The project aims to reduce conflicts between farmers and pastoralists within transhumance corridors, provide new livelihood opportunities for women and youth, and provide economic empowerment alternatives to prevent the youth from joining extremist organizations.
Mali's Mopti region is endowed with immense water and land resources generating for livelihoods for millions of families. The availability of these resources made the region an ideal environment for a thriving ruminant livestock farming. However, the region has recently been the scene of violent conflicts caused by competition over natural resources fueled by terrorist attacks. This resulted in the displacement of thousands of people, fatalities, and significant losses of properties. Therefore, the necessity exists to foster the path to stability in the Mopti region by promoting participatory and inclusive management of natural resources in the region.
Kedo Diren, translated as 'listen to one another', focuses on local natural resource governance for community stabilization in central Mali. Kedo Diren works with the Government of Mali, experienced local NGOs (AMEDD and Sahel Eco), and other key actors to promote stability through participatory and inclusive management of key land and water resources including dry season wetlands and rainy season upland pastures. The activity addresses conflict that originates through competition for dwindling natural resources by establishing local conventions among key actors. The activity also establishes diversified small ruminant and animal feed businesses operated by women and youth as a strategy to improve community resilience. The project also collaborates with on-going activities and operates within the Delta zone of USAID/Mali’s Feed the Future Zone of Influence and Resilience Focus Zone.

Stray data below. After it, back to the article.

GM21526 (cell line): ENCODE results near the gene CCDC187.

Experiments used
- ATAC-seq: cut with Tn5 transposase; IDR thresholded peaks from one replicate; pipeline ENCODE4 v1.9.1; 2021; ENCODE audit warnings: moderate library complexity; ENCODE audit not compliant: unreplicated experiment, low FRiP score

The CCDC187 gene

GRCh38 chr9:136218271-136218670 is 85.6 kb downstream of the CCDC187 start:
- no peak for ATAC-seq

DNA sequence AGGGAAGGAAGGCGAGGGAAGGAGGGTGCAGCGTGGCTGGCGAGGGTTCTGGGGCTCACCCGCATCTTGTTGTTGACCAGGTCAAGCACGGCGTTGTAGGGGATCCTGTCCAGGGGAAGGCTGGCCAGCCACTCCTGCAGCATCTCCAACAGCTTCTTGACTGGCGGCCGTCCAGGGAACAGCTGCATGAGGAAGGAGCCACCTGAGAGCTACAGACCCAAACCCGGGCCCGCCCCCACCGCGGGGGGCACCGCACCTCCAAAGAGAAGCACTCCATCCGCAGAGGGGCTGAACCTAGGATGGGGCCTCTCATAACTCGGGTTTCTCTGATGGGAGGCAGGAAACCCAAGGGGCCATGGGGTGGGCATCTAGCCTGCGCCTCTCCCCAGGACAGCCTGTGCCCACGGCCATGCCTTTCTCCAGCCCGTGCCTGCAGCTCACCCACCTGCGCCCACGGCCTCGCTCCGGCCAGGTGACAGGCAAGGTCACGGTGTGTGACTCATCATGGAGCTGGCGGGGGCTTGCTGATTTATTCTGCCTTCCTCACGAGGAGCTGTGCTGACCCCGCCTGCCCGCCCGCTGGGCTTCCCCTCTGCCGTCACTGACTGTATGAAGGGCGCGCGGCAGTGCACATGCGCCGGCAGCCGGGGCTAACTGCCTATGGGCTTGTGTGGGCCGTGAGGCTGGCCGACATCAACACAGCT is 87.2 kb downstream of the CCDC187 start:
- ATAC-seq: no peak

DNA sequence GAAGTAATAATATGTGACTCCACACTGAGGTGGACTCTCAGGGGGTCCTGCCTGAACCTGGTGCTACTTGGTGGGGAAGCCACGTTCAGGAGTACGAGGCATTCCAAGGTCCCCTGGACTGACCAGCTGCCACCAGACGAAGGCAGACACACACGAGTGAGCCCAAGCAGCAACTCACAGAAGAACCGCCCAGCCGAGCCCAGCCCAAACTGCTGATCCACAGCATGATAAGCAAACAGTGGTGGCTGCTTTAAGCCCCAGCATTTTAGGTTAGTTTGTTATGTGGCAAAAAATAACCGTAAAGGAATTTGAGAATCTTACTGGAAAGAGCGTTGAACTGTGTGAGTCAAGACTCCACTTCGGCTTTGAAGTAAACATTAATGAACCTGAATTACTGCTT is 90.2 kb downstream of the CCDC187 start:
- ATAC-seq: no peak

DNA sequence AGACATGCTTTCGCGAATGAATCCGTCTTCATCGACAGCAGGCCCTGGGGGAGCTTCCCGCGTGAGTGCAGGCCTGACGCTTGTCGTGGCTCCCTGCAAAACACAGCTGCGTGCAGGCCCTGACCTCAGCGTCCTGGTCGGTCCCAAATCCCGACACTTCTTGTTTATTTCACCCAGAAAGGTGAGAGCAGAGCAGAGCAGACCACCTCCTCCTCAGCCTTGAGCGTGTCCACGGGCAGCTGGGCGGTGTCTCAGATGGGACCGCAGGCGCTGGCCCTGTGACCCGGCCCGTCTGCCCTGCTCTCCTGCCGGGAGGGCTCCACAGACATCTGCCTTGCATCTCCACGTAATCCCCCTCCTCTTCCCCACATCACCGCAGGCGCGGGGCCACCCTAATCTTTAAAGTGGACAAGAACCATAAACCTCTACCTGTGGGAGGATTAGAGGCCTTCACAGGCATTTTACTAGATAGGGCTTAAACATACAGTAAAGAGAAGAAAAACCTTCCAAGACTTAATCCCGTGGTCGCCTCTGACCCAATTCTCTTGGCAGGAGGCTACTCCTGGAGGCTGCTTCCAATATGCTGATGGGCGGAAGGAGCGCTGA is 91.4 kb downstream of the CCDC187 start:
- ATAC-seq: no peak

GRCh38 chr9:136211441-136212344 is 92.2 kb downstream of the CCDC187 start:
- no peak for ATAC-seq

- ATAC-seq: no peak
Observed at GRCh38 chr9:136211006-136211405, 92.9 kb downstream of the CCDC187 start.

The project will work on select communes in four districts of central Mali in the Mopti region namely, Mopti, Bandiagara, Djenne, and Douentza.
- Reduce tension over agricultural and grazing land in target communites that span historical transhumance corridors.
- Assist communities to sustainably rehabilitate degraded agricultural land and pastures.
- Empower women and youth to participate in natural resource management decision-making.
- Engage women, youth, and other vulnerable populations in livestock and feed-based business opportunities.